The FBI and the Department of Housing and Urban Development (HUD) investigated a fraud scheme that defrauded lenders of more than $20,000,000. As a result, ten people have been indicted. The indictment focused on David Marshal Crisp and Carlyle Lee Cole who owned and operated Crisp and Cole Real Estate. Along with another eight individuals, Crisp and Cole obtained real estate loans for borrowers by making false statements about their income, assets, employment and their intent to occupy those properties as their primary residence.
How many brokers do you know that have “helped” a borrower qualify – 1 out of 10, 9 out of 10 or none at all? Unfortunately while it is unusual that the FBI and HUD get involved, this is old news when it relates to some brokers and some agents taking walks outside of the law.
This indictment shows a new trend of powerful government offices becoming active with questionable activities by real estate brokerages. While we believe that this is only the beginning of many more similar investigations, we also believe that the next hot button topic is real estate offices enforcing “Preferred Providers” programs. Are real estate brokers with “Preferred Providers” programs providing the FBI and HUD with a roadmap of their kickback schemes? Interestingly enough, not one of the brokers we called had the same explanation for their “Preferred Provider” programs. But all of them have one thing in common: induce their agents to select services from the broker’s list of providers.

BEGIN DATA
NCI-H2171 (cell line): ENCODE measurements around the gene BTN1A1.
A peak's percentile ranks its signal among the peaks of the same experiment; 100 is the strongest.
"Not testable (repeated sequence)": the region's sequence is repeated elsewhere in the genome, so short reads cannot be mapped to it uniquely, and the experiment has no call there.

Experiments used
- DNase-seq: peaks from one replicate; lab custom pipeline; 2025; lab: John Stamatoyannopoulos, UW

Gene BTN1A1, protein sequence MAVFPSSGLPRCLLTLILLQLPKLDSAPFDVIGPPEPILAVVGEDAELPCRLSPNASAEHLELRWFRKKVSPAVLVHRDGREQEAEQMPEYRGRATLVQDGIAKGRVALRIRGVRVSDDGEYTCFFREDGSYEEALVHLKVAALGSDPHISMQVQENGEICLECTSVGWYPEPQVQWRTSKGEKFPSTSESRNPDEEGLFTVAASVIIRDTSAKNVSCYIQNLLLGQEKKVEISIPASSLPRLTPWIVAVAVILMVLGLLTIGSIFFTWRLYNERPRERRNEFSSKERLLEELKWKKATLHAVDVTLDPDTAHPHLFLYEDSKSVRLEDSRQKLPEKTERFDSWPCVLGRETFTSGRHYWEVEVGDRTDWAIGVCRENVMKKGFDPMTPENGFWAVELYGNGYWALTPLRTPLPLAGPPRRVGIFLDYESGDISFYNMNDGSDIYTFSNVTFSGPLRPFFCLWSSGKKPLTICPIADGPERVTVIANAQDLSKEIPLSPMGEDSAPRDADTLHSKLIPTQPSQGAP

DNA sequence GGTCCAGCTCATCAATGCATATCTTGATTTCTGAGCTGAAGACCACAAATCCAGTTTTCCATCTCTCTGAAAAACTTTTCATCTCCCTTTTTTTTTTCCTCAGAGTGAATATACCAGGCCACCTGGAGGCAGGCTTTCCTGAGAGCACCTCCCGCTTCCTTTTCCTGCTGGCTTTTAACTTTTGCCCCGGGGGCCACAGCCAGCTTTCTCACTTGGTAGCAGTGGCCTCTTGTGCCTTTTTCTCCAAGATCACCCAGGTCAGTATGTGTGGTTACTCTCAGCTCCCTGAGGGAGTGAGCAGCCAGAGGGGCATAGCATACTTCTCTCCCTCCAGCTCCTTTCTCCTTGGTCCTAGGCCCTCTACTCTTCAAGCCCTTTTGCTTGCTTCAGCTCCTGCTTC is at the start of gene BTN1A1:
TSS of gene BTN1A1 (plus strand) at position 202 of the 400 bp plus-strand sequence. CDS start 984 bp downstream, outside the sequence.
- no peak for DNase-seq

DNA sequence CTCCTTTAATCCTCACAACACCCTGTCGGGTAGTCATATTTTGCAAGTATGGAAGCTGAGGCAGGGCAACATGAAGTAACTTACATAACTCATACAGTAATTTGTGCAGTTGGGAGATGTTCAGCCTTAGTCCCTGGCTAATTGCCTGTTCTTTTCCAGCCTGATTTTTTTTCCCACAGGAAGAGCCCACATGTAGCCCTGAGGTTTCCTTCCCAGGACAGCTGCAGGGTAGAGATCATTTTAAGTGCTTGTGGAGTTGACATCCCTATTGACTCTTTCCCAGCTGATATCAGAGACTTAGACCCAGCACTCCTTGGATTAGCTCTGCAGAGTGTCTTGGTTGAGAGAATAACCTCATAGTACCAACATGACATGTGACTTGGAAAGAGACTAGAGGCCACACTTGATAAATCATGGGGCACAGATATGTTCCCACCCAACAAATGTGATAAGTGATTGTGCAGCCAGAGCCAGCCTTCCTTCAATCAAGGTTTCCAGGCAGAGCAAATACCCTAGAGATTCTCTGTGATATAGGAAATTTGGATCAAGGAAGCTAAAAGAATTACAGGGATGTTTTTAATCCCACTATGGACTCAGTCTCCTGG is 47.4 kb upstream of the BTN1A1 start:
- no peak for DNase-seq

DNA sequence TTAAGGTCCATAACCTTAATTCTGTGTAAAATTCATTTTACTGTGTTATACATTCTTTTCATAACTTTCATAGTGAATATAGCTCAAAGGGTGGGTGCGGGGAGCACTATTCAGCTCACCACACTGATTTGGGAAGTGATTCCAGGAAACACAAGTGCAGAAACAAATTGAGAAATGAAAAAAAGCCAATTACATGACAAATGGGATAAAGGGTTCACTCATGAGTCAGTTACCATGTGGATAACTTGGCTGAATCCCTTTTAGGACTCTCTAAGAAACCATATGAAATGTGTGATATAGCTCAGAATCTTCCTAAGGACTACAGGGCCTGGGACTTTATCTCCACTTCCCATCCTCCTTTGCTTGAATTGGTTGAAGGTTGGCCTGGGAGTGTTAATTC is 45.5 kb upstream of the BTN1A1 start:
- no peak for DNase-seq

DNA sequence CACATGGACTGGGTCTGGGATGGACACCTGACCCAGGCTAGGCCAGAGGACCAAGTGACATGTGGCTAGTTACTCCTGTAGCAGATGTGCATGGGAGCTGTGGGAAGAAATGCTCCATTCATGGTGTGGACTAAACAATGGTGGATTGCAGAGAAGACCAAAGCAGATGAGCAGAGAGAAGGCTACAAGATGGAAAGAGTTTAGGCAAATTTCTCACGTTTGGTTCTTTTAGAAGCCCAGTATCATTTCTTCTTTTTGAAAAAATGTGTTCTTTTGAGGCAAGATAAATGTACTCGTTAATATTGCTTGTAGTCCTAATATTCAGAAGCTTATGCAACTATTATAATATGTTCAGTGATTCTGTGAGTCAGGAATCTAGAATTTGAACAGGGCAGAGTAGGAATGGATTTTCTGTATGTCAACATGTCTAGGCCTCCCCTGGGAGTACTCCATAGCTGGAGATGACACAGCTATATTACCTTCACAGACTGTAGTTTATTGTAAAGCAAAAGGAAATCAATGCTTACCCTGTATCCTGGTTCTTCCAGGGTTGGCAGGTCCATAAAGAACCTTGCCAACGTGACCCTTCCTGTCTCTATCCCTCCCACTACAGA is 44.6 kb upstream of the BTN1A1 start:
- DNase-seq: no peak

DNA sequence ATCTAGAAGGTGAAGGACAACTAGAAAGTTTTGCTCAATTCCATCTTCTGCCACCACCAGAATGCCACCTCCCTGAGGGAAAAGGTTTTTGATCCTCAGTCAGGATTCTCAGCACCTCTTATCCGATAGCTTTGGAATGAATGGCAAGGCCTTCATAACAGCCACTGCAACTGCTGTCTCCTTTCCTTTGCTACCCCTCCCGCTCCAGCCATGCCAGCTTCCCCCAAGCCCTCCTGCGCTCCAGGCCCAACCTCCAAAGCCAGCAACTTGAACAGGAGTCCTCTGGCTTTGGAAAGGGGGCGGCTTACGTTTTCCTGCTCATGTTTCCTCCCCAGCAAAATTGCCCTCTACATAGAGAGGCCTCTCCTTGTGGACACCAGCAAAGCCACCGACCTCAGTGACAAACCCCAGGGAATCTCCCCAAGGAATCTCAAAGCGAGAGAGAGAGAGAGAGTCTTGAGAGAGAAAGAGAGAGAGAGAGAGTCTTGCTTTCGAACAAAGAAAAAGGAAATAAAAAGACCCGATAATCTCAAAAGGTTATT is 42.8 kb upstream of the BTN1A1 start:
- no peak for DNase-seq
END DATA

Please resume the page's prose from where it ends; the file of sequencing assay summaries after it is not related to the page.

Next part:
The strategy is designed to block “Non Preferred Providers” from doing business with their agents. Why would real estate brokers take this risky road? Is a couple of dollars in kickbacks worth the risk of potential indictment? A broker’s imposition of his or her own provider choices upon independent contractor agents violates California laws. Previously, we published an article about a threatening letter from a broker’s manager admonishing the agents that if they use anyone outside of the “Preferred Provider” list, that the agents would be forced to pay for the services out of their pocket. Illegal? Yes!
Why would a brokerage take this risk? Are they compensated? Look at the Transaction Point program we covered in a December article titled “Is TransactionPoint a Broker’s Worst Nightmare: Part II.” This strategy was designed for the brokers to invite their selected vendors to become “Preferred Providers”. These selected vendors will pay the broker a pre-determined fee every time an order is place for their services. While we could not find a financial benefit for the agent engaging in a broker’s Preferred Providers program, in the end, the agent will be on the hook for failing to disclose to the client this obvious financial benefit to the broker.
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